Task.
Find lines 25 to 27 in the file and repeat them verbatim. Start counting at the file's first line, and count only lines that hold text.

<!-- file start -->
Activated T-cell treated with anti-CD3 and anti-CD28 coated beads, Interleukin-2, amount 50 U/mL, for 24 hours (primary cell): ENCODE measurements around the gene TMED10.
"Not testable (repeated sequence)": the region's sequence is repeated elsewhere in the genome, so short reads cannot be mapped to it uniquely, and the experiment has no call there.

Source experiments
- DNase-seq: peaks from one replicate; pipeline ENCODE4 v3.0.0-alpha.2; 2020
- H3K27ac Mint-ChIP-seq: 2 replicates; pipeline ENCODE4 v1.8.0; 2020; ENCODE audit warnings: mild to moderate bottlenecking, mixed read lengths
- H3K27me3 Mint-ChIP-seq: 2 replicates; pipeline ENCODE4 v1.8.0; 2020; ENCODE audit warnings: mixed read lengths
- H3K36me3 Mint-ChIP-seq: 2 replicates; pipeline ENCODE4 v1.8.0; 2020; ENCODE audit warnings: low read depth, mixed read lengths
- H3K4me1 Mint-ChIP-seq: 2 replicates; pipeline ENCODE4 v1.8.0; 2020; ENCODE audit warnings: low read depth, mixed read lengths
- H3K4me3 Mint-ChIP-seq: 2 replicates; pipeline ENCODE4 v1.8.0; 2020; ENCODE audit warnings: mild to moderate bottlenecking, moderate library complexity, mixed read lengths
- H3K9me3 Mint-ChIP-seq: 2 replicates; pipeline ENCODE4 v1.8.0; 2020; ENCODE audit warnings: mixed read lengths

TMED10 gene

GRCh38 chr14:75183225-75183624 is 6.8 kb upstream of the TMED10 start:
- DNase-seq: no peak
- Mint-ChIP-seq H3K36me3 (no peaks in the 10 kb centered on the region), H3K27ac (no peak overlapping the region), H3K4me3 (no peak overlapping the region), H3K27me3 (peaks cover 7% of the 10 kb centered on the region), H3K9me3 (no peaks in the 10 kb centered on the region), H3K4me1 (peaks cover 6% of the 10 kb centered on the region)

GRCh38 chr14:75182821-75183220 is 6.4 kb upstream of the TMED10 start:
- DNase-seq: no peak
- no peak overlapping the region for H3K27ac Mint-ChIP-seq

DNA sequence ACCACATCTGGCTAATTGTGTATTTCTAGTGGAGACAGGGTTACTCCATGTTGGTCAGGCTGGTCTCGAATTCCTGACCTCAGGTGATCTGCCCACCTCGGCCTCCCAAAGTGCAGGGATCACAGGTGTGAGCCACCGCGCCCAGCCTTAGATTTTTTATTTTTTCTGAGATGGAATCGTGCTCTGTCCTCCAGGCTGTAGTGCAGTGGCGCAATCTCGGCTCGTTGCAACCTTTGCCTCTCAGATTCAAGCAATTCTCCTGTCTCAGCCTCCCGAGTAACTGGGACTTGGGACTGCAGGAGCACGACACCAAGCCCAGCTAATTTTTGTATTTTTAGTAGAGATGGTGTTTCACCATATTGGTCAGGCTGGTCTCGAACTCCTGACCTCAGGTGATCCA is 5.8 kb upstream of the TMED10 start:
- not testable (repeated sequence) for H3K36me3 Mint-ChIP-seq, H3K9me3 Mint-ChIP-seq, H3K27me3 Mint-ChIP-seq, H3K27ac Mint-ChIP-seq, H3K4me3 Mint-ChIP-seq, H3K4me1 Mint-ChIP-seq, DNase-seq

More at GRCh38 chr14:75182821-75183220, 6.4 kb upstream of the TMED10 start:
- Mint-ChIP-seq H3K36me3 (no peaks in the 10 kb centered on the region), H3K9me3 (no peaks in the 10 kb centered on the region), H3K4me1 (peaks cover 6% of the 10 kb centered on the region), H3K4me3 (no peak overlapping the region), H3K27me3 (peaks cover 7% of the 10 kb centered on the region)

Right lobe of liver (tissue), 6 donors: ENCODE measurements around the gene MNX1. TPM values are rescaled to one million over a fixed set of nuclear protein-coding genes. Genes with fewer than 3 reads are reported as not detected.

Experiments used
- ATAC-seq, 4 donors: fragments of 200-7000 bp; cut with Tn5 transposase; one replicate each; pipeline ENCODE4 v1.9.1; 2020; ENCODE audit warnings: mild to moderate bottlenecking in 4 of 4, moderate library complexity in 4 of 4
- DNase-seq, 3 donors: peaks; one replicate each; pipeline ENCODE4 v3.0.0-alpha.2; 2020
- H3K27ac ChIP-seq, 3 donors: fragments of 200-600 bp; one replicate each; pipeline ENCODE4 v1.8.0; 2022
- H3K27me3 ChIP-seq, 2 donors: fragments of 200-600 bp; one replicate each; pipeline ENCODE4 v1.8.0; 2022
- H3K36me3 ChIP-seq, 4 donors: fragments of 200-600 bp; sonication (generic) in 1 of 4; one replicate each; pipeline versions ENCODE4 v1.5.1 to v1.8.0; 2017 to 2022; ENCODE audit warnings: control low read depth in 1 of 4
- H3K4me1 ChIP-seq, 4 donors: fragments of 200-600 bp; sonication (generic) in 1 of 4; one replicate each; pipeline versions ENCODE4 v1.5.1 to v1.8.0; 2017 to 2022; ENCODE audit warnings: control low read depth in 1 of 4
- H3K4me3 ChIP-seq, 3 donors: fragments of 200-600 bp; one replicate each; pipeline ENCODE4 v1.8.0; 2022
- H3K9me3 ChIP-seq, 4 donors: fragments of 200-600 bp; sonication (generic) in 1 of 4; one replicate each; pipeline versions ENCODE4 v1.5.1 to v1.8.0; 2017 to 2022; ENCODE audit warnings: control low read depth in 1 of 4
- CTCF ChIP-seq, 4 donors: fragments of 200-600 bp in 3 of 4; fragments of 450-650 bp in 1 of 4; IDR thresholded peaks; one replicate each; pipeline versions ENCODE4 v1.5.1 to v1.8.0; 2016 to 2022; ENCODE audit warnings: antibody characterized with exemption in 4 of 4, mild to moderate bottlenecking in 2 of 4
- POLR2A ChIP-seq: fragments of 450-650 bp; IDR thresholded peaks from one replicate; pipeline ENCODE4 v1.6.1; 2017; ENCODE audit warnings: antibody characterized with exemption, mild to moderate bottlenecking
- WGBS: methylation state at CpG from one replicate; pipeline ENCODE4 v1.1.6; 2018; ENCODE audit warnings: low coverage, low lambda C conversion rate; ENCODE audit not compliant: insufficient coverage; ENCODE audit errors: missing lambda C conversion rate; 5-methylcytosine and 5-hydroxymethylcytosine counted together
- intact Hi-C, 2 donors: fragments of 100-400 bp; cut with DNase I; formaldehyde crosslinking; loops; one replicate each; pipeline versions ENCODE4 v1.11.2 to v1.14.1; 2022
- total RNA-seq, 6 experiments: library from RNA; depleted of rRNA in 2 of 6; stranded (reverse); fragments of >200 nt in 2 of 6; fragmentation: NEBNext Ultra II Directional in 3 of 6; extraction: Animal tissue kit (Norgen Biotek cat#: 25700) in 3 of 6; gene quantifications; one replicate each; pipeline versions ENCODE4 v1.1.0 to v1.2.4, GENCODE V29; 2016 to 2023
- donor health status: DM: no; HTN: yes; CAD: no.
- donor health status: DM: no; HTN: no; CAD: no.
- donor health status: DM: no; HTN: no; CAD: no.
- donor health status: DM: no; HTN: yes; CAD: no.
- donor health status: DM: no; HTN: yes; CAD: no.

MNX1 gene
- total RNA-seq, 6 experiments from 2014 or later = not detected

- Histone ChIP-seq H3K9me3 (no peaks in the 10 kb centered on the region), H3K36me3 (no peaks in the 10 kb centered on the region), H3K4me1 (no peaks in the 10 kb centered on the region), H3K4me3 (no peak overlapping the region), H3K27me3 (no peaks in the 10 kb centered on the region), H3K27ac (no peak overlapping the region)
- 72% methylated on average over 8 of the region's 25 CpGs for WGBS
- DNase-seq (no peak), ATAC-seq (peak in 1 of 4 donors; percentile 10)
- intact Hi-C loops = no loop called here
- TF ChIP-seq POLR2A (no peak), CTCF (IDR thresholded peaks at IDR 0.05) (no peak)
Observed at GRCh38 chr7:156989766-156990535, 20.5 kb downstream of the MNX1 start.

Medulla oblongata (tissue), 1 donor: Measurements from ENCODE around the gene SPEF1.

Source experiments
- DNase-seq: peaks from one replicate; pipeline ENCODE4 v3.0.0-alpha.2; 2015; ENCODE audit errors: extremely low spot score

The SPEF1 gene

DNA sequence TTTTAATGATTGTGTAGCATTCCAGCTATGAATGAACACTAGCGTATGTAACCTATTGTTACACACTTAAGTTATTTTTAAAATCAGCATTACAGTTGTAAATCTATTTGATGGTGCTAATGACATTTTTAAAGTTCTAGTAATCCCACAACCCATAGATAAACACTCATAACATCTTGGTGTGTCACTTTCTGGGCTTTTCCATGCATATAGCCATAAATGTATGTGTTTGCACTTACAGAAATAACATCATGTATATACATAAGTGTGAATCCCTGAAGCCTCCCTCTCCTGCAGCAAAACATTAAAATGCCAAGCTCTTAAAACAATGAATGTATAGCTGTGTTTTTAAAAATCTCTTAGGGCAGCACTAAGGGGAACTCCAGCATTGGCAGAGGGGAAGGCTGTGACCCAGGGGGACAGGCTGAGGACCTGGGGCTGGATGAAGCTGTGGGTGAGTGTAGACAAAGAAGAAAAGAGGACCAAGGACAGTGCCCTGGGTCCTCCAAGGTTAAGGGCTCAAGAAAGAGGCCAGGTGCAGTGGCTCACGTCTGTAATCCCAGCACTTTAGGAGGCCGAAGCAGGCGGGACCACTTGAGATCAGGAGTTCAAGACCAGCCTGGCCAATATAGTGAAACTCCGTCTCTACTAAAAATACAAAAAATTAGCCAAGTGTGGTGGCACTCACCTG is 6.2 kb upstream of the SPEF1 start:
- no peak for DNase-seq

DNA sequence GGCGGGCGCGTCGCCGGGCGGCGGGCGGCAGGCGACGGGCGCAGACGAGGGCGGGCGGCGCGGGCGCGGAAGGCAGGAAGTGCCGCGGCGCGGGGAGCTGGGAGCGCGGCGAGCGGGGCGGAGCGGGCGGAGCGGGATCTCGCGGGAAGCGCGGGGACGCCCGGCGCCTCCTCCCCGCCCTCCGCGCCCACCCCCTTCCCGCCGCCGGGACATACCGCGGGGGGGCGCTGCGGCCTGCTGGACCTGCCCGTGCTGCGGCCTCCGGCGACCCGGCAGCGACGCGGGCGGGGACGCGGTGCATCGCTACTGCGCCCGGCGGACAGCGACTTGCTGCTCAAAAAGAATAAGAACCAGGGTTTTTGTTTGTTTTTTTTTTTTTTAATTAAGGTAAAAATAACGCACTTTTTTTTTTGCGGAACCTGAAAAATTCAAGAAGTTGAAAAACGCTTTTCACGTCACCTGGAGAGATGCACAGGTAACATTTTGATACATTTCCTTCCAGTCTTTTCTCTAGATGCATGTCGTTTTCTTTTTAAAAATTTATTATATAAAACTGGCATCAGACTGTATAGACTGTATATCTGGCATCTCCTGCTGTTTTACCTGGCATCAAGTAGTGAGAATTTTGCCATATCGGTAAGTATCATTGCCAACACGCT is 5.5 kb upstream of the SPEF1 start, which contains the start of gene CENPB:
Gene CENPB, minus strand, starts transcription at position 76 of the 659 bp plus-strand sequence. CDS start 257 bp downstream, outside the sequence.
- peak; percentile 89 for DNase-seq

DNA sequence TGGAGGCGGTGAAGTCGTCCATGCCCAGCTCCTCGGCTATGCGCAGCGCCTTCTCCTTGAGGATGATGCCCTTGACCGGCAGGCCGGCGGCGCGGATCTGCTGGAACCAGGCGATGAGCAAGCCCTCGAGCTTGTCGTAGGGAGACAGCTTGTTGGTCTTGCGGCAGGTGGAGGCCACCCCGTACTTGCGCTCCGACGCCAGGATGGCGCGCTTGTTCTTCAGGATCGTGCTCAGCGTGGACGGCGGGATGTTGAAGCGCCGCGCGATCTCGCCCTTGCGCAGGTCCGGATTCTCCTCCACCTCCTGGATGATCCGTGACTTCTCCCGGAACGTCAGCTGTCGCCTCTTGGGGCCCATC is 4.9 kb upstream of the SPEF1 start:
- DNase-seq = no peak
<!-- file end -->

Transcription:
- DNase-seq, 3 donors: peaks; one replicate each; pipeline ENCODE4 v3.0.0-alpha.2; 2020
- H3K27ac ChIP-seq, 3 donors: fragments of 200-600 bp; one replicate each; pipeline ENCODE4 v1.8.0; 2022
- H3K27me3 ChIP-seq, 2 donors: fragments of 200-600 bp; one replicate each; pipeline ENCODE4 v1.8.0; 2022